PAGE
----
Today is Tuesday.
Remember that ugly, vile, horrid report?
The Pathology Report?
11:00 a.m. My husband had his very first Radiation treatment today. Time is NO longer our friend. No time to go to MD Anderson, Huston, TX although we going to IU Medical on Tuesday next week for a 2nd opinion.
The drug of choice today for the anxiety was Valium. Much better. He did it. He wore that mask and the treatment was over 20 minutes. I was so proud of him! He came out of the room grinning even tho he had black marks all over his neck resembling a road map route of the back streets of Istanbul.
Every week day for the next 8 weeks we are to be there to blast and sear his throat but if it works, it'll be worth it, right? Radiation shrinks the tumors. Chemo kills them.
Chemo begins after the PET tube and Port Tubes are surgically installed.
They give him a special toothbrush and toothpaste. Nothing even close to him can have any form of alcohol in it. Also, a special cup and a recipe of baking soda and salt to be gargled every time he thinks of it to cut down the thick mucous that is about to become the inside of his mouth.
3:00 p.m. An appointment with the surgeon that did the biopsy and he has that dreaded
I am ready for him and his nasty pages of paper. I have a copy of that disgusting report in my fat little fingers that he doesn't know I have.
I have done what so many of you had told me so kindly NOT to do. I spent 6 hours on Sunday into the wee hours of the morning taking that report apart sentence by sentence. Piece by piece. Word by word.
Mitosis. Apoptosis. Tumor. Emboli. Immunohistochmical. Necrosois. Cell Stains. NeuroEndocrine.
I researched the report like a drug addict searching for a corner to sell crack.
I felt I knew what it was and what it said but, guess what?
I am no medical professional. I know how to extinguish a fire in a cabin. I know how to
inflate a life raft. I know about lipsticks and nail polishes and bleach blond hair.
Medicine, I am clueless about and probably know only enough to be scary.
When the doctor told us he was going to explain the "report" I sat up a little further forward in my chair. My palms sweaty and my heart beginning to quicken....
Words. Medical words. The worst medical words.
Fear. Gripping fear.
Large Cell Undifferentiated Neuroendocrine Carcinoma is one of the rarest forms of cancer. It has little to no information and success rates are completely unknown.
It is cancer of the Endocrine Glands and cancer of the Nervous System.
I have never seen my husband show fear EVER. I have seen him cry at a sad movie especially ones involving animals. "Milo and Otis" made him weep. "Old Yeller"? Forget about it!
I have seen him sad but never scared. Sadness is not fear.
From the corner of my eye I see that his hands are trembling. Tears in my eyes. I could feel the tears. Huge big stupid tears splashing onto my notes and my copy of the report.
The doctor is talking and the room spinning.
18 months. 18 months. 18 months?
For the seventh time the words "18 months" keep repeating from his mouth as if on a loop.
18 months. He won't say the words but gosh, we're not idiots.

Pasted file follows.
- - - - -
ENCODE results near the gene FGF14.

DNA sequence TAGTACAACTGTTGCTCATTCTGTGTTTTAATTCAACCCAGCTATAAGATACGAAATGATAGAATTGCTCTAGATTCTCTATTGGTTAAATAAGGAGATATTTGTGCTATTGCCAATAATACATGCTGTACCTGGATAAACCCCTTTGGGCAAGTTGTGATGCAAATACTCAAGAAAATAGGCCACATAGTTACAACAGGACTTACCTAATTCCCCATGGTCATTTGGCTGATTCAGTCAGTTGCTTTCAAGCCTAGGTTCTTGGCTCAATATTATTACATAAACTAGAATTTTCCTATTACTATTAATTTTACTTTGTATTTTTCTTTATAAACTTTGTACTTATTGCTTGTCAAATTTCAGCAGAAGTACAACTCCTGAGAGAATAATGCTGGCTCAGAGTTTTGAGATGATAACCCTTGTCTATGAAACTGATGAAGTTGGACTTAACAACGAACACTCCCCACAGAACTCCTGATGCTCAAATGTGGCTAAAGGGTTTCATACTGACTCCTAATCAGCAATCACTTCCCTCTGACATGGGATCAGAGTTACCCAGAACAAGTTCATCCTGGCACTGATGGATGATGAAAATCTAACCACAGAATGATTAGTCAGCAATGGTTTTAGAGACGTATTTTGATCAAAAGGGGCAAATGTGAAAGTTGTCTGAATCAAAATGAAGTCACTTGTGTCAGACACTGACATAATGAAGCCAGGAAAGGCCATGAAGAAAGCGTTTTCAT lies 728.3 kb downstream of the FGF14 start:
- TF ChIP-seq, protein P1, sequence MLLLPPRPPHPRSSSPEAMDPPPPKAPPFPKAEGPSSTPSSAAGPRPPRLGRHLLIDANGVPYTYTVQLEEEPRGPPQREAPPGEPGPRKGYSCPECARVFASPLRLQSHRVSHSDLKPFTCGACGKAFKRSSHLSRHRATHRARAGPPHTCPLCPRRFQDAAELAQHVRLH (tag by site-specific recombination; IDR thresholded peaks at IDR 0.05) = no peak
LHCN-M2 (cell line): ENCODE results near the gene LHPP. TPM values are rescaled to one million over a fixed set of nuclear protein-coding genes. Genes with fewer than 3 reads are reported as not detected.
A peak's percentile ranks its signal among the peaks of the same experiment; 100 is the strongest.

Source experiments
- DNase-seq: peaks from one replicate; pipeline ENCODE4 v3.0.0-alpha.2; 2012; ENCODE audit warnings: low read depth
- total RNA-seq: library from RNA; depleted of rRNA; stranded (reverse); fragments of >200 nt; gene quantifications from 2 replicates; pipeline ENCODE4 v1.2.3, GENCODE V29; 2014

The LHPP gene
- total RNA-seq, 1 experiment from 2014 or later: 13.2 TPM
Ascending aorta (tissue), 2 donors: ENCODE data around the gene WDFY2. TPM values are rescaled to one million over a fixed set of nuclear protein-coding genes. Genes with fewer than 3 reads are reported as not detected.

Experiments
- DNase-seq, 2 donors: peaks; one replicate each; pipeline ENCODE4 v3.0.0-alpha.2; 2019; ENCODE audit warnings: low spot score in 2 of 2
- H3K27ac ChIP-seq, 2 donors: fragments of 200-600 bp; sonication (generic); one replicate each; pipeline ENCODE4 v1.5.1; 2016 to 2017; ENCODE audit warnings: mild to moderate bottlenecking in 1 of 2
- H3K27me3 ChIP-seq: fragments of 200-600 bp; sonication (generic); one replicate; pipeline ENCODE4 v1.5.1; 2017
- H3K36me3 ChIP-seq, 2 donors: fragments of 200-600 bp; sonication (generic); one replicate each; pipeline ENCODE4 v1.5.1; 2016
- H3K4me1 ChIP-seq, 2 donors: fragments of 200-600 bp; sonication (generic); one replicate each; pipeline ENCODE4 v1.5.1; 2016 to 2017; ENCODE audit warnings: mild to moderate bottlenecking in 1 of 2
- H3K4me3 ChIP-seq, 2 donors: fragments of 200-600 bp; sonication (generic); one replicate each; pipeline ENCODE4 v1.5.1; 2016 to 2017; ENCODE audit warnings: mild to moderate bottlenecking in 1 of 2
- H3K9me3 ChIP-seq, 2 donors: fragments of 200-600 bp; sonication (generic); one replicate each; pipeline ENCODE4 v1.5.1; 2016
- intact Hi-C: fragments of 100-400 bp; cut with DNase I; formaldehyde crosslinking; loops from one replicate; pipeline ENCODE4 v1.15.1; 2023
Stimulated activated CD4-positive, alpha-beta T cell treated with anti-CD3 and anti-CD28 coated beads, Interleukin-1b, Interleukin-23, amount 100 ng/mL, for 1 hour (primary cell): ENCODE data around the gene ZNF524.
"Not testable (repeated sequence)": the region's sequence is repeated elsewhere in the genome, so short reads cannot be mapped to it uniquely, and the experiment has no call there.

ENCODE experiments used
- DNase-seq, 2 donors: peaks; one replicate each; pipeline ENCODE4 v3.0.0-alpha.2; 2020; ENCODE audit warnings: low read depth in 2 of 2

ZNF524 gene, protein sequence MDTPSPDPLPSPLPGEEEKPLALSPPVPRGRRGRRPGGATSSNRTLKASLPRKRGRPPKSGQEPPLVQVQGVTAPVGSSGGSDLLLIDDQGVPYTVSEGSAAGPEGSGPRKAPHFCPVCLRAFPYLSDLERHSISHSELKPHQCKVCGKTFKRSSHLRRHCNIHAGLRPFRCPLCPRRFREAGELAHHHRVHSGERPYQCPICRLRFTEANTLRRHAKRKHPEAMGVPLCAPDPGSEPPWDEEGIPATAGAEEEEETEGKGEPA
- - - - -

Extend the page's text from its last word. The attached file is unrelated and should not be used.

He says to remain positive. To enjoy the time left on Earth. To look at the blue sky and the green grass.
18 months. Be happy he loves his wife. 18 months. Reflect how he ran a company that was in the family for over a hundred years and made it a success.
Enjoy the small things and love the big things.
My husband looks at me. Our eyes lock. We stand. My legs feel like lead in my pink Louboutin's. My knees buckle and I have to be helped back up to standing. I want to yell and hold my arms out and run down the halls knocking down everything in my path. Run thru the halls of the medical building and crash over carts, careen into patients and be a weapon of mass of destruction.
We head for the door. All I want to do is go home.
As we are walking out the exam room door the surgeon stops and tells us "Oh, we may have to do that tracheotomy if this treatment doesn't work so your airway isn't blocked and you can breathe. There are also alternatives. Cut off the tongue. Remove the voice box, thyroid and all of the salivary glands. A complete throat redisection. This is if the Chemo and Radiation don't work. It may buy a bit of time."
We are in complete shock. I see my husband almost quake at the thought. I feel that if I open my mouth a scream of sheer horror may be heard for miles. My teeth are biting into my lips to remind me to hold myself together.
Cut off his TONGUE??
Dissect his entire throat? To live for only 18 months?
All I am and all I want is to escape this nightmare and go back to our beautiful lives.
18 months? It's a death sentence.
We are going to fight this like I have never fought before. I am going to eat positive for breakfast lunch and dinner. I am going to spit it out and live it and give it back to my husband every day. 18 months is not acceptable.
Day 2 of treatment is tomorrow and my big girl panties are getting tighter by the second.
We HAVE to fight!
18 months will come and go and God willing my husband will be with me December 25, 2012.
P. S. Your notes and letters keep us both going. We have spent so many hours in waiting rooms sitting in stiff chairs and hunched on exam tables.
I love to read each and every one of them to my husband. It makes me so proud to show him how wonderful this world is and that the people in it are angels. At least the ones that have touched our lives are. You.